Wednesday, October 5, 2011

Learning What’s Important

I’ve been ridiculously busy the last little while. Despite trying to write, to finish little projects that are almost there, I have been working…because let’s face it, more money is always good. But I found something that is more than just work. Something that touches me in a way I never could have imagined. Sure, I went into it hoping to find something that would change or maybe even define me as a person. But I didn’t know how much of a difference I could make in a person’s life, or just how much I would learn.

I’ve started doing home care for seniors. This would consist of anything from companionship to personal care. Most of the clients I can expect to get have some form of dementia or maybe even alzhiemers. My first client is a lady, she’s 92 years old and for the past few years started to develop dementia. She has these moments when she slips, not really forgetting who I am, but thinking she doesn’t need me. She’s tried to kick me out a couple of times. But then there are the days she is so lonely she doesn’t want me to leave. The three hours I spend with her, is just not enough. Yet she strives to hold on to her independence, like the moment it’s gone, she is done. My job is to help not feel so lonely, to find her things to do.

Problem is, in her constant complaints of boredom, she doesn’t want to do anything except watch TV. She doesn’t want to walk, she doesn’t want to leave her suite, doesn’t want to read or be read to, she just wants to sit and doze in her chair and complain about the lack of quality television. And, much to my surprise, she doesn’t want to talk about herself either. I was under the impression that most seniors loved to talk about themselves and their pasts, but not this one. Ask her a direct question about her past, no matter how trivial the question or the intention of the question, and she thinks I’m prying.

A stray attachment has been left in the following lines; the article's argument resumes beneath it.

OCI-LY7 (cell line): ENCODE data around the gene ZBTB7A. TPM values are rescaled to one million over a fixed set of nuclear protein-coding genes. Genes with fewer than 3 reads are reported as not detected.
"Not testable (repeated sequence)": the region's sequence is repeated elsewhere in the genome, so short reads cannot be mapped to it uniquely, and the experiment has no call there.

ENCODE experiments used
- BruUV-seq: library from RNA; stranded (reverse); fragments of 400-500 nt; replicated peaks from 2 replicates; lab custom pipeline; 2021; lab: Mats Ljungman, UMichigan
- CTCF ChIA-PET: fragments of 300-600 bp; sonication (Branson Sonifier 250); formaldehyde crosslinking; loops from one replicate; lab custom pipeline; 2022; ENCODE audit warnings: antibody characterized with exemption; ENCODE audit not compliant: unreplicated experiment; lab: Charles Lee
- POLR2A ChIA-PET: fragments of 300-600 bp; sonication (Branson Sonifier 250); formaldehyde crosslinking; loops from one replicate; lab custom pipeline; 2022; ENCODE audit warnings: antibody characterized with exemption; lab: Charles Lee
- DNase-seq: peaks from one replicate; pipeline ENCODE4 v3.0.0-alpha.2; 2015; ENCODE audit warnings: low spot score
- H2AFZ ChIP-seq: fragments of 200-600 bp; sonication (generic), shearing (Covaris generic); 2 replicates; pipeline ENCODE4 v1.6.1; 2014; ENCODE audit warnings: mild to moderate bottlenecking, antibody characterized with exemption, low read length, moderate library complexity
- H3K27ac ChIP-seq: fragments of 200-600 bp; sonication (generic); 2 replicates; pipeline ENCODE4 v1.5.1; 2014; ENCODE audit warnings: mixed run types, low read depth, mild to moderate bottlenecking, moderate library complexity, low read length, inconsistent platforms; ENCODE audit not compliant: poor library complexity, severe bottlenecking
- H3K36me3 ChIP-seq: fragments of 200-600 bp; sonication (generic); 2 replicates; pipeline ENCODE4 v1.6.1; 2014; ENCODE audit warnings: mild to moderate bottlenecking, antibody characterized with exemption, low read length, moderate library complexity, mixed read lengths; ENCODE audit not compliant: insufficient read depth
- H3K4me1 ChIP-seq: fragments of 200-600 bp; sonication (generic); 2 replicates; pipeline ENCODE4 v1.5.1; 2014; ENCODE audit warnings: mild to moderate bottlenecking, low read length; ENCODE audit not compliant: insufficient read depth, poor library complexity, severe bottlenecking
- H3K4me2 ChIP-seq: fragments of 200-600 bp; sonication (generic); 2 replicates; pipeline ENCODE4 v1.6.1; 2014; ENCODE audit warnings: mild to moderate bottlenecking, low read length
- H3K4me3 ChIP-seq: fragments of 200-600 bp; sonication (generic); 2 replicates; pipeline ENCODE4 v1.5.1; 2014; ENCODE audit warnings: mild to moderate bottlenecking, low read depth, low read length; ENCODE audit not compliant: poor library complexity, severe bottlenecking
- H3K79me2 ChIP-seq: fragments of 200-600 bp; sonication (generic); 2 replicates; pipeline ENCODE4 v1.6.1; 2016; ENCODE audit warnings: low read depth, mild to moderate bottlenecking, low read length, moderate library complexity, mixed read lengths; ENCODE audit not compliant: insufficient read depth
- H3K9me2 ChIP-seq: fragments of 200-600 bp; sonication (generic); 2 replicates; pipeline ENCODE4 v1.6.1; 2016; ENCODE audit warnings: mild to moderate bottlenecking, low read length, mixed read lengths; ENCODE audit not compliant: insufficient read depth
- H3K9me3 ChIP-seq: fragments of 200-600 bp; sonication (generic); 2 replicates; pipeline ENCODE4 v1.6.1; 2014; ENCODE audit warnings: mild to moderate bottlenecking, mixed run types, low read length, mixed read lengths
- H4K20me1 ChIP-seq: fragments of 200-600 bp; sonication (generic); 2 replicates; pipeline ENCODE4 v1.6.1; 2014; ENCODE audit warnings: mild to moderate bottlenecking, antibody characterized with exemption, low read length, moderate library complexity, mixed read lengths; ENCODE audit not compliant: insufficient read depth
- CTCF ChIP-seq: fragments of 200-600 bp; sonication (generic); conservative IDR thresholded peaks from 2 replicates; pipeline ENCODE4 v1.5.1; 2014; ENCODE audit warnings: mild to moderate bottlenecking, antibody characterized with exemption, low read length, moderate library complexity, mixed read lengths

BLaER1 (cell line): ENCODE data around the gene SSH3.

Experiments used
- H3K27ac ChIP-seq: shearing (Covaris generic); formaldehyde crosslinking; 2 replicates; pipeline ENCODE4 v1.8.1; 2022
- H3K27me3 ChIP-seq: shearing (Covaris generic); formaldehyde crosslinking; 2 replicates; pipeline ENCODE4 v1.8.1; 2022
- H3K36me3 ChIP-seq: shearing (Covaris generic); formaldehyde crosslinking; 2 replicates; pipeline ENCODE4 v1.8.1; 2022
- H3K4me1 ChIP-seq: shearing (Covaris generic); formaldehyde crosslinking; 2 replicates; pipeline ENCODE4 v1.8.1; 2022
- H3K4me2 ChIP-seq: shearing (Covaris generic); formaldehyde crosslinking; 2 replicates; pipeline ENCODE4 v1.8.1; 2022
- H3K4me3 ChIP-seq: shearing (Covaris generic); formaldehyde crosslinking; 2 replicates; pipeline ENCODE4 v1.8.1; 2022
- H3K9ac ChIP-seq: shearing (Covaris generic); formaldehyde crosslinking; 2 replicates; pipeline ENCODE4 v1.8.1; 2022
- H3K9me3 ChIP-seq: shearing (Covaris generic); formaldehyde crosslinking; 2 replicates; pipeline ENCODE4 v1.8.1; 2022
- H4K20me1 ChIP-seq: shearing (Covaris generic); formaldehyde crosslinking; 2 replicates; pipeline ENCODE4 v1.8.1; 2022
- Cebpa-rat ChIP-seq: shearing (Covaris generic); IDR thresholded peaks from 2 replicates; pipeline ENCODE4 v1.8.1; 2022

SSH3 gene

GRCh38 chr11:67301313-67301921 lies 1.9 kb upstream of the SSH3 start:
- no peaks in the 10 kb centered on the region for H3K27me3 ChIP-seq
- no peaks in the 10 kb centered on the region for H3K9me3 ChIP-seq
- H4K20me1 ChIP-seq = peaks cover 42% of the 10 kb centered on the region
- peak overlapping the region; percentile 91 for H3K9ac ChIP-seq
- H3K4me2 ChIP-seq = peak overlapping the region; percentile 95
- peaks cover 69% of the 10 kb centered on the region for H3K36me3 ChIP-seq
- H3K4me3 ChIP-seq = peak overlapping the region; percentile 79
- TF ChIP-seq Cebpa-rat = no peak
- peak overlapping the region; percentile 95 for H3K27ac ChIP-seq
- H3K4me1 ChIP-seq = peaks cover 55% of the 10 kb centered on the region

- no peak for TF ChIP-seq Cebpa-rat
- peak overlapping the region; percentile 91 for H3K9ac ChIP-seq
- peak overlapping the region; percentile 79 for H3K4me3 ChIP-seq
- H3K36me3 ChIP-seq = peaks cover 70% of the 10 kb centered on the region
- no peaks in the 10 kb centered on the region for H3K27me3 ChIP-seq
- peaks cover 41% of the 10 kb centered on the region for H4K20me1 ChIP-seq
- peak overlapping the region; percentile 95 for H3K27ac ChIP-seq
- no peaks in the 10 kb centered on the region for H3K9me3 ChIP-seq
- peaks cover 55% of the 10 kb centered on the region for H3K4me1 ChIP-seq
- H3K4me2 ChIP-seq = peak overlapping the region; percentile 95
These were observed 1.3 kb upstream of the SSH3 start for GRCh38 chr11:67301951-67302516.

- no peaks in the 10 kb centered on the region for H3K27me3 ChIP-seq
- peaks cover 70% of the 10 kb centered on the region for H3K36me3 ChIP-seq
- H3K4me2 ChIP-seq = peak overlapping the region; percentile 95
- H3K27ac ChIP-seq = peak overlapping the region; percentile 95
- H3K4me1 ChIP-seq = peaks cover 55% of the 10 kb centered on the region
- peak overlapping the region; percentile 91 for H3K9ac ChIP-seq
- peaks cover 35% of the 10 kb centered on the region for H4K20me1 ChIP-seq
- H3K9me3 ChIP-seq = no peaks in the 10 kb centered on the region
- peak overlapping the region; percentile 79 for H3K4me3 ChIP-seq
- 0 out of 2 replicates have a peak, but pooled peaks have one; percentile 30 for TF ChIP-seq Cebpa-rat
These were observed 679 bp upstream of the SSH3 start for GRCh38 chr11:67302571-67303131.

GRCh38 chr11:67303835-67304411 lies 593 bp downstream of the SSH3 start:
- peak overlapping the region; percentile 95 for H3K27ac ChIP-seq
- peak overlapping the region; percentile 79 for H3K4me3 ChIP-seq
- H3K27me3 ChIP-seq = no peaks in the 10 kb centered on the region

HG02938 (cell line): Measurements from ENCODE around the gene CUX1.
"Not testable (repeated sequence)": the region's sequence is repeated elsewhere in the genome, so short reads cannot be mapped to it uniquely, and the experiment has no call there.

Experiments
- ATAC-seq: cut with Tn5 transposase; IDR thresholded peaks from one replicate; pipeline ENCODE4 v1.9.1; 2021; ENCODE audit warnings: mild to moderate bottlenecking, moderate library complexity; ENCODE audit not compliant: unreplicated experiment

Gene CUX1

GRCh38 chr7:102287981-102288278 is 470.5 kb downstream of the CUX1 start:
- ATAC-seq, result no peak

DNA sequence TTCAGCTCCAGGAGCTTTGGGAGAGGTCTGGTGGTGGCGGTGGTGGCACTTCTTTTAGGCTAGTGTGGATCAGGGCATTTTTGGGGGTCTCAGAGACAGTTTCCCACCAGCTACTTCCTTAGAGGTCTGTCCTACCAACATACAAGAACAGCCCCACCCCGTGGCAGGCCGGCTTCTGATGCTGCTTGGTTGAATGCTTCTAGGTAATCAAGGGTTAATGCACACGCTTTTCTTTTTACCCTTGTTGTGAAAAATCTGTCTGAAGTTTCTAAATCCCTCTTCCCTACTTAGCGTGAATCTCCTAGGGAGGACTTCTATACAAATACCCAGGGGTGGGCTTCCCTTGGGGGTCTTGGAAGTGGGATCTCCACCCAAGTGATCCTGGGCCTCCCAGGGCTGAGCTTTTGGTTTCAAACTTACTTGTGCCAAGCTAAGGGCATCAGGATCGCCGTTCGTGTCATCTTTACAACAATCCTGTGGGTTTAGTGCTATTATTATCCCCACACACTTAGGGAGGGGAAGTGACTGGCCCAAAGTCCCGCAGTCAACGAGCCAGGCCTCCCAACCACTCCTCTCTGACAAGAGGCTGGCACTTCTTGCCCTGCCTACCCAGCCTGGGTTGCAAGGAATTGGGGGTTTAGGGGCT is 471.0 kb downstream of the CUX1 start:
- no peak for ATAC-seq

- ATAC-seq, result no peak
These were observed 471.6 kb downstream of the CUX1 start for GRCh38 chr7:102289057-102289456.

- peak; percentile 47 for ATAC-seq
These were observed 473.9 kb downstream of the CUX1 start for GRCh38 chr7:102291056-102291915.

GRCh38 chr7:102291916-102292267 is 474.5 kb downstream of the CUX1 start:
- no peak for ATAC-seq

Which makes me wonder, is she hiding something? Something she doesn’t want anyone to know. A secret? That’s the writer in me, speculating.

By the way, it’s really hard to have a conversation when you can’t ask a few questions. I know sometimes I have a habit of asking inappropriate or personal questions, but of course I don’t do that with her.

It makes me sad to see her hunched over, lonely. Nothing to do but bide her time until it’s time to go. But like I said, it’s not like she has nothing to do, it’s that she chooses to do nothing. Like there is nothing left to live for, and my challenge, to help her find that thing.

She can be the sweetest lady. She can be the most ornery lady. She laughs and smiles, gets sour and agitated. But one thing remains the same, she is so polite.

We painted her fingernails the other day. Something so simple, yet seemed to bring her some great joy. It actually gave me a little insight to her. There are few pictures of her family, those that do exist, kept in her bedroom on her dresser. In those pictures, I see a different woman. Straight-faced, matter of fact…very proper. But pictures only capture a moment in time.

So who is this woman?

I am determined to find out.

1 comment:

  1. What an interesting experience-I didn't know you were doing this. Everyone has a story (which you already know)-I am curious what your new friend's is and what you'll learn from her. Awesome thing to do by the way!


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